Research Centre for Migration, Diaspora and Exile (MIDEX)

The UCLan Research Centre for Migration, Diaspora and Exile (MIDEX) develops in-depth, state-of-the-art and impactful analysis of cultural, political, social, socio-legal and historical topics within migration, diaspora and exile.

With more than 60 members across all faculties of the university, including established and young scholars, teaching staff and PhD students, MIDEX has emerged as an interdisciplinary centre of research and community engagement. Our projects include contemporary migration in Britain and Europe and beyond including the Windrush scandal, deportations and detentions and the racialisation of migrants as a result of the rise in xenophobia and far-right political parties, migration as a consequence of climate change.

We also research ways that refugees, migrants and the rest of civil society are challenging these inequities. We do this through links to community groups that work with refugees and migrants such as Preston Black History Group, Sewing Café, Lancaster, Lancashire County Council (Syrian Resettlement Programme) and Preston City of Sanctuary.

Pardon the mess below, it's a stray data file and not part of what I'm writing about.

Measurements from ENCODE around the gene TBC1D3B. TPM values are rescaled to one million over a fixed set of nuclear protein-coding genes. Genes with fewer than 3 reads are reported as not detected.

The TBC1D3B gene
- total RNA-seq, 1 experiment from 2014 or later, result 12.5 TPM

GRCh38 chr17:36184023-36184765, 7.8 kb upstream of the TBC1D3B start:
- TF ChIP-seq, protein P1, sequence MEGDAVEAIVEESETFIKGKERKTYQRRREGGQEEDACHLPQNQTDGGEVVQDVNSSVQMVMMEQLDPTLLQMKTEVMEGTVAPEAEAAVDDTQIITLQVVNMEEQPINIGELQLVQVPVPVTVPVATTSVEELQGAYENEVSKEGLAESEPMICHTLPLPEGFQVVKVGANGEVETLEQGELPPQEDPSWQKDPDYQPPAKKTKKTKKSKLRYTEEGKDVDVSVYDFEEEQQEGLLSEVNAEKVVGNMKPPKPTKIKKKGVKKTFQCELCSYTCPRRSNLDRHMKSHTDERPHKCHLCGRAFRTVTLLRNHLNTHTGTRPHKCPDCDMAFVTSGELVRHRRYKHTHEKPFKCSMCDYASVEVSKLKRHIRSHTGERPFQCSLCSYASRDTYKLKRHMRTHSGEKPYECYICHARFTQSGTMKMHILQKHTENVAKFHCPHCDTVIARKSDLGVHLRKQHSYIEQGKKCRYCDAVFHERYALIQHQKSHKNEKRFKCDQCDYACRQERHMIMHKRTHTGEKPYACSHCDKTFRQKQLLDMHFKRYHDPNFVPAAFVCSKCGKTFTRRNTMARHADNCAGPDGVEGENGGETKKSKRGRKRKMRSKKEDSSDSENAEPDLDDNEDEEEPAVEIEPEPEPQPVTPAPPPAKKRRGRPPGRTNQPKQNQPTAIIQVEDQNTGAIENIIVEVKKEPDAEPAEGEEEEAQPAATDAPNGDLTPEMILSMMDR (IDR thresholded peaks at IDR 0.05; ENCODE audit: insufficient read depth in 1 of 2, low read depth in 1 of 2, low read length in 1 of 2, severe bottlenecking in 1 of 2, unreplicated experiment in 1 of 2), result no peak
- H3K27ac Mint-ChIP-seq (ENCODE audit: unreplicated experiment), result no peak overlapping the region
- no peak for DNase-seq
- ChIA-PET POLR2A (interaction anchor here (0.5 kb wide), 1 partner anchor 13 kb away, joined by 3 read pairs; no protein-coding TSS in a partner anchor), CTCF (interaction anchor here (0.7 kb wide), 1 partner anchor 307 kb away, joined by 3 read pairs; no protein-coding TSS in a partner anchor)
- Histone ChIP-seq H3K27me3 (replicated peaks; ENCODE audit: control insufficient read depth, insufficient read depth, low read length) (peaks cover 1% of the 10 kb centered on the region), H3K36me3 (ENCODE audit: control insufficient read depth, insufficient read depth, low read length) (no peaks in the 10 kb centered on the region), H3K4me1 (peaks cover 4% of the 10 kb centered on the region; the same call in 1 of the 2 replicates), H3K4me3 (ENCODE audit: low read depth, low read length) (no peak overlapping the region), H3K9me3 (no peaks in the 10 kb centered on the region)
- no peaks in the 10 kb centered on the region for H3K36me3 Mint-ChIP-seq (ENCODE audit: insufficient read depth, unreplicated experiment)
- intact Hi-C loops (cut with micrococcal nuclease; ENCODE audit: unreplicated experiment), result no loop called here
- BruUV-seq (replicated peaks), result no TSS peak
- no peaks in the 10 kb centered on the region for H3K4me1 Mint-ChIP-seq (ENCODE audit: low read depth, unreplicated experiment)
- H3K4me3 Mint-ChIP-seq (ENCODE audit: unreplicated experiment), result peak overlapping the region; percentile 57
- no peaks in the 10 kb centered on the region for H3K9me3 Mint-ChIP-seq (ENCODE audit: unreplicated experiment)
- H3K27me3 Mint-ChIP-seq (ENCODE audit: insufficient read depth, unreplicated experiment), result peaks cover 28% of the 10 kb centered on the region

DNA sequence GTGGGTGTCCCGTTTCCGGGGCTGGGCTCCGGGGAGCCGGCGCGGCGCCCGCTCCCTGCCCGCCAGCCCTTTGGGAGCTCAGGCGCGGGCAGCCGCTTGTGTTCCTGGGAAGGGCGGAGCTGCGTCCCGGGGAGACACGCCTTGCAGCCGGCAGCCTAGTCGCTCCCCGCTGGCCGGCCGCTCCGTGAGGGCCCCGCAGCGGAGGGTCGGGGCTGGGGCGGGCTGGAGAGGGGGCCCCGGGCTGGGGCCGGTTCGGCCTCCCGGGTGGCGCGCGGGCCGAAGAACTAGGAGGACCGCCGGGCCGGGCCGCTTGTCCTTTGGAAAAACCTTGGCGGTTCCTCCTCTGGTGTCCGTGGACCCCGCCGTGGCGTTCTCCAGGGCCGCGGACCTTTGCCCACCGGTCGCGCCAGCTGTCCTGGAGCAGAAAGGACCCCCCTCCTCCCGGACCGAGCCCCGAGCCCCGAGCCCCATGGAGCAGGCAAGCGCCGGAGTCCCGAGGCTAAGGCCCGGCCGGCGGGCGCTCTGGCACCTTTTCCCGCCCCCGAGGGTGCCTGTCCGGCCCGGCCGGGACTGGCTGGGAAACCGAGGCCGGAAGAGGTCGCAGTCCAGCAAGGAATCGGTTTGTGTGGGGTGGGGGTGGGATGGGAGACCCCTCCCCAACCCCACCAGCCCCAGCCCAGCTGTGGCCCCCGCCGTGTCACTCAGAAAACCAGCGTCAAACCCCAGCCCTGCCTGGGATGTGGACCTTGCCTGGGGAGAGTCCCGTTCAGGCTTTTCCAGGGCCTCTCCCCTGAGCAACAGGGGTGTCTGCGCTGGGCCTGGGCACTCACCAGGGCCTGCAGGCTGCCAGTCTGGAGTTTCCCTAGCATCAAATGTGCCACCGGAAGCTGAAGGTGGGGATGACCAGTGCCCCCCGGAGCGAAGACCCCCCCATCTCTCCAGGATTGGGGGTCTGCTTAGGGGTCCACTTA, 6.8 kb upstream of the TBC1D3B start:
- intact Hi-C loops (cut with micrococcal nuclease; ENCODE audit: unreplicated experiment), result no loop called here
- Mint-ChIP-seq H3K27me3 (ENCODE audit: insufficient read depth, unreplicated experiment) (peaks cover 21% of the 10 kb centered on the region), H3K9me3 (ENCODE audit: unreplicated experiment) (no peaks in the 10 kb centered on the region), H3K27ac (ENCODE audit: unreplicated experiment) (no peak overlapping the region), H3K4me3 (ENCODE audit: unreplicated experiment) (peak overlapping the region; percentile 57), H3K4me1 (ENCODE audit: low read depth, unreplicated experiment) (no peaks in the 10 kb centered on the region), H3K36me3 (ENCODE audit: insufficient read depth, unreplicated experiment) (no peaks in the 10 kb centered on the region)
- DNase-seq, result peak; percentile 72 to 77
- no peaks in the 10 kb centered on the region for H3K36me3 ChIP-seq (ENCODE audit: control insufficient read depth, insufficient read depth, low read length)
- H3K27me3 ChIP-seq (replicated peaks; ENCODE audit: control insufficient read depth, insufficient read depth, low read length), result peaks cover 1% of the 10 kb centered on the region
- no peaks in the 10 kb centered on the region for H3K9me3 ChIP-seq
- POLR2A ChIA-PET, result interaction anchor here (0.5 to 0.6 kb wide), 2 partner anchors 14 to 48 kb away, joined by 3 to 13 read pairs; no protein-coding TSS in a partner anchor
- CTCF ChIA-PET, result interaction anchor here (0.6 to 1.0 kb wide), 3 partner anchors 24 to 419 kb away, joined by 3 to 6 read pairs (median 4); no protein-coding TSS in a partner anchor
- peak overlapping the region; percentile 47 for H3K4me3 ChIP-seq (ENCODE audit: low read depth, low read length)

MIDEX has three main objectives:

  • to establish a network of academics and research students from across the University and enable them to engage with international communities in research
  • to enable its members to produce high quality outputs and develop impact case studies by offering them access to research grants, support for publication and impact cases and visiting fellowship opportunities
  • to organise seminar programmes, conferences and other activities in collaboration with community groups, media outlets and other third parties, developing materials that allow us to share our research through books, broadcasts, webpages etc.

MIDEX research strands

TOES by Jade Montserrat
TOES by Jade Montserrat


Videos from our events

Seminar series

If you would like to keep updated with our most recent news and events follow us on Facebook & Twitter: @MIDEXCentre

June 2021

23 June, Teams, 4-5pm
“Migration, Memory and Masculinity: The Subculture of the Stowaway in Dar es Salaam”
Dr David Kerr (University of Johannesburg).

May 2021

12 May, Teams, 4-5pm
“You Are not Alone! Experiences of LGBTQ+ Migrants in the UK during Covid-19 Lockdown. A Minority Stress Perspective”
Kisley Di Giuseppe (Independent Researcher)